As reported, Robin Thicke and Pharrell Williams' hit single "Blurred Lines" was officially ruled as a plagiarism of Marvin Gaye's 1977 tune "Got to Give It Up," possibly marking a major precedent to how copyright infringement is perceived.
Gaye's family was awarded $7.3 million, but the case isn't stopping here, as the attorneys are now seeking that the song receives full ban on future sales and performances.
As LA Times reports, the "Gaye family attorneys contended that the copyright infringement of the soul singer's work was continuing with each sale of the song."
The lawyers noted that Thicke and Pharrell "are being unjustly enriched (and the Gayes irreparably harmed) each day that 'Blurred Lines' is being sold."
Lawyer Howard King, who represented Thicke, Williams, rapper T.I. and the record companies, pointed out that the injunction should not be granted, since T.I. and the labels were found not liable for the infringement, yet they would be severely affected.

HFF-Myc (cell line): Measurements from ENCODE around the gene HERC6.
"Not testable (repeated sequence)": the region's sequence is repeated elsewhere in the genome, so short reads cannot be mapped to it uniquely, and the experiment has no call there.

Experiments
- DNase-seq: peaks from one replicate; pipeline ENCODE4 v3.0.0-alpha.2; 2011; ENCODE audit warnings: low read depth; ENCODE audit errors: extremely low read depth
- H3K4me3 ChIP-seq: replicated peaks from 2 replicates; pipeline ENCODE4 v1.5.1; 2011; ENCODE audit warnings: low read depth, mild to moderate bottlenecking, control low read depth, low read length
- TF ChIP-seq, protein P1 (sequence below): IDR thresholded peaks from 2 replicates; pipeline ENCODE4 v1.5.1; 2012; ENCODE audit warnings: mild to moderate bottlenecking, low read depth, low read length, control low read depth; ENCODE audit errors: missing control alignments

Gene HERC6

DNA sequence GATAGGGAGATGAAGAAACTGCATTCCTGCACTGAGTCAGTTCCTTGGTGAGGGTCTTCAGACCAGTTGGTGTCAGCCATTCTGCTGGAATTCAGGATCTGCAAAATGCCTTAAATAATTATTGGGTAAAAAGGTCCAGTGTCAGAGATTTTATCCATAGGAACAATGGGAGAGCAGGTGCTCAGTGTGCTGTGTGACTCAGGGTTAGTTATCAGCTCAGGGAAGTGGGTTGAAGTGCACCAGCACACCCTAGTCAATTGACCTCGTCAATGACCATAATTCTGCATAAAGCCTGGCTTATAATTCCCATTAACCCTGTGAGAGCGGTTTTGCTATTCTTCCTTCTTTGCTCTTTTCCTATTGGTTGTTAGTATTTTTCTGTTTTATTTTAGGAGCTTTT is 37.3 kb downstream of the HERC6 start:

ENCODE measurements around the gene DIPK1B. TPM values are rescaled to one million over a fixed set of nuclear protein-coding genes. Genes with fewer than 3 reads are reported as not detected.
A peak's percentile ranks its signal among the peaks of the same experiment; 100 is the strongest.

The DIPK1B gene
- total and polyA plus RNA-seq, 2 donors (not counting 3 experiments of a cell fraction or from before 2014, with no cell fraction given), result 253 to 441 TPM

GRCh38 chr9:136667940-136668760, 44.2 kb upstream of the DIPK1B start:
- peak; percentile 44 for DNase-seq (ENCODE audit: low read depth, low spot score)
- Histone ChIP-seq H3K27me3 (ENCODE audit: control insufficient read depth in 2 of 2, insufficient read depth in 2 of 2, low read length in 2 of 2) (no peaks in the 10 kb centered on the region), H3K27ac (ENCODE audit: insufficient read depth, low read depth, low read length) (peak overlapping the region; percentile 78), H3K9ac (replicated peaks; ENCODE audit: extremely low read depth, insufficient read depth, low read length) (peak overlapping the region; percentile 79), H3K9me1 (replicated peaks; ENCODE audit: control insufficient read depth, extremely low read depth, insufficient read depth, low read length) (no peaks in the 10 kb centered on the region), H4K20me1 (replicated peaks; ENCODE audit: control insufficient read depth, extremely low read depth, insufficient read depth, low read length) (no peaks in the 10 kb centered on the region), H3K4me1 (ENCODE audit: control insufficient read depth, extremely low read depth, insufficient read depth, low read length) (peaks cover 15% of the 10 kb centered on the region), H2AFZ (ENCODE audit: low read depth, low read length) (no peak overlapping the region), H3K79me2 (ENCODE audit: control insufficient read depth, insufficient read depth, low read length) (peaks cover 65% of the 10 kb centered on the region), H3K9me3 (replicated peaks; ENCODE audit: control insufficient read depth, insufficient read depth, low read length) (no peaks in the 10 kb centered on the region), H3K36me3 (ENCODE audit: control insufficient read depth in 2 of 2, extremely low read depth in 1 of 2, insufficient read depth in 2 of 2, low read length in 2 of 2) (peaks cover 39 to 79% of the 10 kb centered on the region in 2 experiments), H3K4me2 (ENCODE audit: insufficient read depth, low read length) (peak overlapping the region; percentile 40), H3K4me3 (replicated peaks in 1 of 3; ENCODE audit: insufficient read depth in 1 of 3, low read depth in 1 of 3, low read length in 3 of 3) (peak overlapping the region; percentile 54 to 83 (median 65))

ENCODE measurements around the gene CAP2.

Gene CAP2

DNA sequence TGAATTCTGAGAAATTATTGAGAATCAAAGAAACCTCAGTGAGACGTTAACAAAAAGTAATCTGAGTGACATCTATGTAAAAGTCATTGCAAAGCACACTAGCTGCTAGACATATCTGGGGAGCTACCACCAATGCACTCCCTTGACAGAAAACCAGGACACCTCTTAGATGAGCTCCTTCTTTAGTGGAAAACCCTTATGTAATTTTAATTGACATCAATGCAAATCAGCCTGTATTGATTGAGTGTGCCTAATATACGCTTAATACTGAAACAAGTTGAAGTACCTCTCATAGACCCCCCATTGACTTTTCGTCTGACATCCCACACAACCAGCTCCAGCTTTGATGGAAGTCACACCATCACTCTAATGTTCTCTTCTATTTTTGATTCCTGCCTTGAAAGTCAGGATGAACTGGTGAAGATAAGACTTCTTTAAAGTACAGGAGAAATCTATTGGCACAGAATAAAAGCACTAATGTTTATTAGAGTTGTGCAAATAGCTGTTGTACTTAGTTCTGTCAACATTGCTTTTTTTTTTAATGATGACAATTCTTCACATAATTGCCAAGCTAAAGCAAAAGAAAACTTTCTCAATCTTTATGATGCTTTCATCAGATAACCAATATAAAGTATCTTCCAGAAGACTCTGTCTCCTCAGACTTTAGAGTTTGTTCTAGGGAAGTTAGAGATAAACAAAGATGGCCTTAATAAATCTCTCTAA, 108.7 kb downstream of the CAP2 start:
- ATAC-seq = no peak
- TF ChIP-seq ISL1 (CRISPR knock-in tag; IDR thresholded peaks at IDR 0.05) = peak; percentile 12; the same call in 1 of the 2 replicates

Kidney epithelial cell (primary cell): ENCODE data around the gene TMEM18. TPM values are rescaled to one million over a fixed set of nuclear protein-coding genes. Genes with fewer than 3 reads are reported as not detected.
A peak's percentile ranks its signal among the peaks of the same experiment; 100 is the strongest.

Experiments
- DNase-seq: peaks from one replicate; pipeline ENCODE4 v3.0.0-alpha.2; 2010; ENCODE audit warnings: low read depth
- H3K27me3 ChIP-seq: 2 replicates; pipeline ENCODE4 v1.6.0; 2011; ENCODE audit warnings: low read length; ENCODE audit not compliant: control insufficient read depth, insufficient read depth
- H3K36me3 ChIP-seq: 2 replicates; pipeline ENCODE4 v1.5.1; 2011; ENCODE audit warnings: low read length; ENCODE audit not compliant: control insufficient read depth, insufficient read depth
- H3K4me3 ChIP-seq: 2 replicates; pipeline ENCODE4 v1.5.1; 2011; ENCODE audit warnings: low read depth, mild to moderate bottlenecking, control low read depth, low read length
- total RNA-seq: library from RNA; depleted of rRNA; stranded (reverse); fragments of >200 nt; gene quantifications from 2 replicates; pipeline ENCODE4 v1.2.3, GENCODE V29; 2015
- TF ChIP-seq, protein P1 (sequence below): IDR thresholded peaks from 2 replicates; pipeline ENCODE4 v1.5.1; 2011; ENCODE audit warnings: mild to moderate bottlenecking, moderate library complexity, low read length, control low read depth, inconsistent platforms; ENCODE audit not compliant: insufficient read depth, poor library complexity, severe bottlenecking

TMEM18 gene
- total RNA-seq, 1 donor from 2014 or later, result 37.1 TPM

The Gaye family on the other hand, insisted that without Marvin's influence, "all Interscope would be distributing is a picture of Robin Thicke and a CD containing silence."
King further noted that the case that garnered massive attention from the public is "not finished by any stretch of the imagination." How far it will go remains to be seen.
Listen to Andrew Wasson's CBC Interview:
"Blurred Lines $7.4 Million Verdict"